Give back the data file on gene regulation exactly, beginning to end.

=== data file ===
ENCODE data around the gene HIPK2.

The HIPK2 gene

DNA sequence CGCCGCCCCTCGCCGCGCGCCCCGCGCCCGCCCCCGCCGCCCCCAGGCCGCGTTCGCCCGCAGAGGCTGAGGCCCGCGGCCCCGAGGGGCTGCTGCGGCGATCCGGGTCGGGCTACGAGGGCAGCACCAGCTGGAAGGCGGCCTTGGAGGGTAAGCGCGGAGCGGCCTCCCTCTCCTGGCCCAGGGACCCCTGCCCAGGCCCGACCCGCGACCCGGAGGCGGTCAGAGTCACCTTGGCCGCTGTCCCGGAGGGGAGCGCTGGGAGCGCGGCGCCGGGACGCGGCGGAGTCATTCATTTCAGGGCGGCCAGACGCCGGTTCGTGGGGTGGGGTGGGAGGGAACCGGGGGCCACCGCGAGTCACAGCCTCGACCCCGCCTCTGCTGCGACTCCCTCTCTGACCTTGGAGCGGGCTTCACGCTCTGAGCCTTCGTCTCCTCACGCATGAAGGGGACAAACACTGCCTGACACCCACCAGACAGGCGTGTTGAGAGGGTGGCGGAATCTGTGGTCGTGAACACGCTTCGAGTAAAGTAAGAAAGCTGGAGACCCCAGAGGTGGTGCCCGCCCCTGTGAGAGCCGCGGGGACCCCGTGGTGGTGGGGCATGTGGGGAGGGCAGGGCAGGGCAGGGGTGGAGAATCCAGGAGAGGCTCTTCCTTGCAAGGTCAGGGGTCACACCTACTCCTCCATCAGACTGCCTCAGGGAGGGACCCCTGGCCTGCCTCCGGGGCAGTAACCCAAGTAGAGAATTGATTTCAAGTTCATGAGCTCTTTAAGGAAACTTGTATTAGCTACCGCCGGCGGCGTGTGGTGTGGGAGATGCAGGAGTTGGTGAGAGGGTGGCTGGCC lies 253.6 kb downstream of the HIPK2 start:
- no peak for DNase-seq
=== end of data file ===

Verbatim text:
ENCODE data around the gene HIPK2.

The HIPK2 gene

DNA sequence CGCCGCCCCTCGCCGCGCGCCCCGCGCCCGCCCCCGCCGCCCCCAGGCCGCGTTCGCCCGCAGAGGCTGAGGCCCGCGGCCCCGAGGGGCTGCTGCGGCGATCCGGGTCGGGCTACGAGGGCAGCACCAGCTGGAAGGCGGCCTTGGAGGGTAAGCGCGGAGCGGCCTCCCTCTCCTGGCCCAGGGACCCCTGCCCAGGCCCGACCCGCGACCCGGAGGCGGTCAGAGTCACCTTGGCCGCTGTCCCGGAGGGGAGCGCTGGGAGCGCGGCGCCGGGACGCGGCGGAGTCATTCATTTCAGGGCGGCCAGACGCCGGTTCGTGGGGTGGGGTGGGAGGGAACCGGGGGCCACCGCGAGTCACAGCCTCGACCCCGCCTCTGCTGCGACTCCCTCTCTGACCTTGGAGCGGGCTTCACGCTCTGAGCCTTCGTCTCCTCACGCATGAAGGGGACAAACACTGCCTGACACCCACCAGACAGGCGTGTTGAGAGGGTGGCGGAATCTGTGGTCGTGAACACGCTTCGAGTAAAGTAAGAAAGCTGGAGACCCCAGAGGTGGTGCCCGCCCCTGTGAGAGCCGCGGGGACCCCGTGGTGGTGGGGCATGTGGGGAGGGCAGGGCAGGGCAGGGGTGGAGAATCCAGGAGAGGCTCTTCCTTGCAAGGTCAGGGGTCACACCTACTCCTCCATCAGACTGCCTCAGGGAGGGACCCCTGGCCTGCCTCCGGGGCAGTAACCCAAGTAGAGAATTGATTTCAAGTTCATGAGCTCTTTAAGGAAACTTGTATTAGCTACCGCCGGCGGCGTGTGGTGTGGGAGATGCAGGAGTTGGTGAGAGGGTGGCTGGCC lies 253.6 kb downstream of the HIPK2 start:
- no peak for DNase-seq